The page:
Commissioned painting of Dr. David Kearny McDonogh, a former slave who became the country’s first African American eye and ear specialist at New York Eye and Ear Infirmary of Mount Sinai (NYEE). Artist: Leroy Campbell.
Credit: NYEE

New York Eye and Ear Infirmary of Mount Sinai (NYEE) held a socially distant dedication ceremony on August 13 for Dr. David Kearny McDonogh, a pioneering Black physician who fought racial injustice in the 19th century to become the country’s first Black ophthalmology and otolaryngology specialist. Dr. McDonogh practiced at NYEE for more than a decade, paving the way for racial equity at the hospital, and became an activist in the abolitionist movement and a champion of workers’ rights, equality, and providing health care for all.

Dr. McDonogh’s accomplishments are remarkable, given the era in which he lived. But what makes them even more extraordinary is the fact that he started life as a slave.

Dr. McDonogh was born in 1821 in New Orleans, and his owner, impressed with his intelligence and fortitude, sent him north to attend college, according to NYEE. Dr. McDonogh went on to fight the racial prejudices of his time to accomplish his goal of practicing medicine. After becoming the first Black person to graduate from a college in Pennsylvania—finishing third in his class at Lafayette College, where he was forced to eat and study separately from the other students—Dr. McDonogh was rejected because of his race from every medical school he applied to.

John Kearny Rodgers, a founder of NYEE whom Dr. McDonogh met in college, became a mentor and helped him unofficially attend classes at Columbia College of Physicians and Surgeons (now part of Columbia University), but in 1847, when he would have graduated, the school refused to award him his medical degree. Dr. Rodgers continued to support him and Dr. McDonogh served on NYEE’s staff as a specialist for 11 years, focusing mostly on treating eye diseases. When Dr. Rodgers died in 1850, Dr. McDonogh took “Kearny” as his middle name to honor the man who helped him achieve success despite racial barriers.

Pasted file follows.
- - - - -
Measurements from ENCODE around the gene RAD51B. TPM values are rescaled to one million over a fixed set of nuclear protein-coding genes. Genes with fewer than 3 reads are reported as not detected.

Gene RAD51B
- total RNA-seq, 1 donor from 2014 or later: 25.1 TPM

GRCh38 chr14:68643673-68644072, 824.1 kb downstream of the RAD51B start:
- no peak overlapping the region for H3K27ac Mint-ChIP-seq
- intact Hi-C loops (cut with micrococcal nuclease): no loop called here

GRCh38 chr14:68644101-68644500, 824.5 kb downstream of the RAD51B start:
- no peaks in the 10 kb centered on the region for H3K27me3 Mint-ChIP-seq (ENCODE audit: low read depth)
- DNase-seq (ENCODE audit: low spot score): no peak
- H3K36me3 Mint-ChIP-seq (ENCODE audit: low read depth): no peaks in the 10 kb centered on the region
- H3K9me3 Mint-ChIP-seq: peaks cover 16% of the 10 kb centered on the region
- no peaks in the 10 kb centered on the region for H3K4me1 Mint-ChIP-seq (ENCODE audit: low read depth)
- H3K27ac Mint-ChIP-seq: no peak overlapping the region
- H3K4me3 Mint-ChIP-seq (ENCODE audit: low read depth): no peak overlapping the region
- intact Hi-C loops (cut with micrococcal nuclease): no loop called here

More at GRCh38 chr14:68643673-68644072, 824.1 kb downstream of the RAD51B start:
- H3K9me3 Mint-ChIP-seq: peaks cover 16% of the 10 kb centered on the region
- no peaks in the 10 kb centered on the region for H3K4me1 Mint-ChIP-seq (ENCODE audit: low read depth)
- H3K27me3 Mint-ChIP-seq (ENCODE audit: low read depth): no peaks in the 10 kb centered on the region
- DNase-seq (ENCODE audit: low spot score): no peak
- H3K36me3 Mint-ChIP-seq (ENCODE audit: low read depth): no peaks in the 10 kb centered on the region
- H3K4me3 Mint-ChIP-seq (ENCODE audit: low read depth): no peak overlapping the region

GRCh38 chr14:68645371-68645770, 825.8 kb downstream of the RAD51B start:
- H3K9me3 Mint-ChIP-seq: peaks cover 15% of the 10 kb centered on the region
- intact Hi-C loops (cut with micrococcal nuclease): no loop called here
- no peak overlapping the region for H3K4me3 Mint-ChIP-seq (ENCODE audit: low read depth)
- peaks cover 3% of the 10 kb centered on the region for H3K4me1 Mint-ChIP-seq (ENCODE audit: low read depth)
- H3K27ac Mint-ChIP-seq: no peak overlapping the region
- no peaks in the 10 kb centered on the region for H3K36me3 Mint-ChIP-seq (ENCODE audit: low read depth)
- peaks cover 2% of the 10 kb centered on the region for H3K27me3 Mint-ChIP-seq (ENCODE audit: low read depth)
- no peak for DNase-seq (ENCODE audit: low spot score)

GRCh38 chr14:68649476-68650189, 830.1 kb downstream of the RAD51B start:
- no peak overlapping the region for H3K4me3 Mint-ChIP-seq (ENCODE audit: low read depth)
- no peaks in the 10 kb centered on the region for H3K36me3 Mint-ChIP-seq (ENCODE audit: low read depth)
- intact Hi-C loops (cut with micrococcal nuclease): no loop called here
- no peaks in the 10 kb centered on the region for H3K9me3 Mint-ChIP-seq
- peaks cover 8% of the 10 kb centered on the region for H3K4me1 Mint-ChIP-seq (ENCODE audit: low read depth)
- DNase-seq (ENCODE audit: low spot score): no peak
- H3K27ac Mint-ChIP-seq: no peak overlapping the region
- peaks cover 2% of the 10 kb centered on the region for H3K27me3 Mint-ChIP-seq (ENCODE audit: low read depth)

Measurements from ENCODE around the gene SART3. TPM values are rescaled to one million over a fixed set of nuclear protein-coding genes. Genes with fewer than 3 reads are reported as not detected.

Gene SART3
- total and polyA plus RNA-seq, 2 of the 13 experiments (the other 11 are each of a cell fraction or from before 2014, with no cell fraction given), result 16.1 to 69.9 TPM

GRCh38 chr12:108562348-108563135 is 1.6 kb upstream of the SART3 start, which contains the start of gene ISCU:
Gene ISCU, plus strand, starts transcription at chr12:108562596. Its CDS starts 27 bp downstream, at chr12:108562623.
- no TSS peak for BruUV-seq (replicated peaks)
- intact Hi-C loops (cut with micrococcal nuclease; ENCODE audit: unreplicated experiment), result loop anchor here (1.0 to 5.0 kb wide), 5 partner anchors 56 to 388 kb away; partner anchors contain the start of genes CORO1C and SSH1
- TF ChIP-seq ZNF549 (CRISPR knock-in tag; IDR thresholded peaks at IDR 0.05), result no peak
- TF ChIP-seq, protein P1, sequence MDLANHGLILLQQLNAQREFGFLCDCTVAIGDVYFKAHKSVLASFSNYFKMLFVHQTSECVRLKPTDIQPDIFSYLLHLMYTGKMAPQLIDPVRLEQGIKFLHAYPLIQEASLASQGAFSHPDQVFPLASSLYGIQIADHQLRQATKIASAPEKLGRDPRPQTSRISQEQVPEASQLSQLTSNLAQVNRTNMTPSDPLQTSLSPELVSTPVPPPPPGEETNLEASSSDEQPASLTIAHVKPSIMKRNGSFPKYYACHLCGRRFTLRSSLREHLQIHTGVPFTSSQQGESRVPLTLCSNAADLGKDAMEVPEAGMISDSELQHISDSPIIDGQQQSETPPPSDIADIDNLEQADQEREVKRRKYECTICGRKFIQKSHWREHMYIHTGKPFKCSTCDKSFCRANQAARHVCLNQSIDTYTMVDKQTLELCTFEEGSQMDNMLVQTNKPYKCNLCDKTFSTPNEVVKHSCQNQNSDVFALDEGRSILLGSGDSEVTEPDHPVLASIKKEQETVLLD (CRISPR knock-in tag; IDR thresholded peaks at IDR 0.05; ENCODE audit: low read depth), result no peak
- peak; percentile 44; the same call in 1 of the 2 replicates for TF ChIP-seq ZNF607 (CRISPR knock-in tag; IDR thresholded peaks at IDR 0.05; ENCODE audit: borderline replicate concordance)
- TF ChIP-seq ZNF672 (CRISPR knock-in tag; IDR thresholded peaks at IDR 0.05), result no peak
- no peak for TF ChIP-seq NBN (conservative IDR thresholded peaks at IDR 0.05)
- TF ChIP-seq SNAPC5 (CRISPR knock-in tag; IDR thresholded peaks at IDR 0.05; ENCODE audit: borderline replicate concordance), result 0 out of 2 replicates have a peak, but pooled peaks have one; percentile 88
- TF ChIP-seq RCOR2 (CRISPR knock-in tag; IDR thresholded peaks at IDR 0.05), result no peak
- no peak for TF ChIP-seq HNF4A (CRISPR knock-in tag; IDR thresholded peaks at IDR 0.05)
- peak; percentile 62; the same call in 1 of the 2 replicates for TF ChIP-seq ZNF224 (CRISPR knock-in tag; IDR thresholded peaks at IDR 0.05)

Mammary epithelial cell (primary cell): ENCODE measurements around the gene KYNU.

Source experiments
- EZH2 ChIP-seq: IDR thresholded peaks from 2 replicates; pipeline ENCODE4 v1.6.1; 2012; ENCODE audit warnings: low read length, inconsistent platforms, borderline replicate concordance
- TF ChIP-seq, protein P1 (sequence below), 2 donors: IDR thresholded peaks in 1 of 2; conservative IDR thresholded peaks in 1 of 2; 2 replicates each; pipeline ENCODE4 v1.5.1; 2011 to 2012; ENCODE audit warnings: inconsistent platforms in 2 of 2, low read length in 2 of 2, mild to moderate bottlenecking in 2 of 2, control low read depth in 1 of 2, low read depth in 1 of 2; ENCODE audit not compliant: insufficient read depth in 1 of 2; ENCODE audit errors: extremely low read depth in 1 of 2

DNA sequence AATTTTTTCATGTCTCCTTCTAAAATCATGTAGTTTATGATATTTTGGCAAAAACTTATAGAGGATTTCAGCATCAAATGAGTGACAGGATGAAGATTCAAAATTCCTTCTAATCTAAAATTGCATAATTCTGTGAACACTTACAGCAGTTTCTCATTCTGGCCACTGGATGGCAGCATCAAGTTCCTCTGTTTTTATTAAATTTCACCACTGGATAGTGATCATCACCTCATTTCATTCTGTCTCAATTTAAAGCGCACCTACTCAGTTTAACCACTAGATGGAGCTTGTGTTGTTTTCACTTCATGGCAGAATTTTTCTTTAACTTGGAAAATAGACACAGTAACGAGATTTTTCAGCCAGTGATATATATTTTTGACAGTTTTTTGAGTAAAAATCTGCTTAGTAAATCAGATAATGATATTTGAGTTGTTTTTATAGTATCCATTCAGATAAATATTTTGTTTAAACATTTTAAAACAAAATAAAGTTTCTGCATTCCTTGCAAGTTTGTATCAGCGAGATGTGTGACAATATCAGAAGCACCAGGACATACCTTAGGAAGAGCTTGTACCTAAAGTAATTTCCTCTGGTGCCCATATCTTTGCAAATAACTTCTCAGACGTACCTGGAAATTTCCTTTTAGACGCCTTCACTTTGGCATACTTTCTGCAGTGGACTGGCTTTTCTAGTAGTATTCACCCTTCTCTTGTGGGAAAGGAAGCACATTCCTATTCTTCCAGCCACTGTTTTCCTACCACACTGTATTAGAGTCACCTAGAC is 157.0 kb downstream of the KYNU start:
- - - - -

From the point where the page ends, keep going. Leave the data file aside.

(L to R) Dr. James Tsai, president New York Eye and Ear Infirmary of Mount Sinai, Dr. Daniel Laroche and Dr. Tamiesha Frempong, ophthalmologists at NYEE, with commissioned painting of Dr. David Kearny McDonogh at the 200th anniversary celebration. Credit: NYEE

In 2018, Richard Koplin, MD, a cornea surgeon at NYEE, led a vigorous and successful campaign to have Dr. McDonogh’s medical diploma injustice rectified, and Dr. McDonogh’s great-great-granddaughter accepted the posthumous degree on his behalf.

At the Aug. 13 ceremony, which kicked off NYEE’s 200th anniversary, hospital officials unveiled a painting of Dr. McDonogh which is on permanent display in the new waiting room to honor his legacy and contributions to the hospital. Daniel Laroche, MD, and his wife Marjorie commissioned and donated the artwork, created by artist Leroy Campbell.

“Dr. David Kearny McDonogh is an American hero who devoted his life to academic and medical excellence and helped to integrate colleges, medical schools, and health care and provide health care to all. This is an important legacy to help make the United States a more just and perfect union and an important part of American history,” explained Dr. Laroche, assistant clinical professor of ophthalmology at the Icahn School of Medicine at Mount Sinai and a cataract and glaucoma surgeon at NYEE.

“It is easy to simply say that Dr. David McDonogh overcame the racial prejudices of his time,” commented Dr. Koplin, clinical professor of ophthalmology at the Icahn School of Medicine at Mount Sinai. “Although true, this does not do justice to his accomplishments. Dr. McDonogh represents a sincere example to men and woman of color who aspire—and deserve—to become accomplished citizens of the American experiment.”

Plaque at New York Eye and Ear Infirmary of Mount Sinai honoring Dr. David Kearny McDonogh. Credit: NYEE
Founded by Dr. Rodgers and Edward Delafield, NYEE opened its doors on Aug. 14, 1820, becoming the first specialty hospital in North America. A charitable institution dedicated to serving vulnerable populations who were unable to afford medical treatment, NYEE quickly established a legacy of innovation in the delivery of care, starting that same year with the first successful cataract surgeries in the U. S., which restored sight to three pediatric patients.

“From its humble beginnings as a small clinic at 45 Chatham Square, NYEE has grown into a network of satellite practices serving the New York metropolitan area, and has become a model for delivering care to patients with diseases of the eyes, ears, nose, and throat,” said James C. Tsai, MD, MBA, president of NYEE. “We are at the forefront of innovative surgical specialty services and we are a clinical site for breakthrough translational research, pioneering many novel diagnostic and surgical techniques.”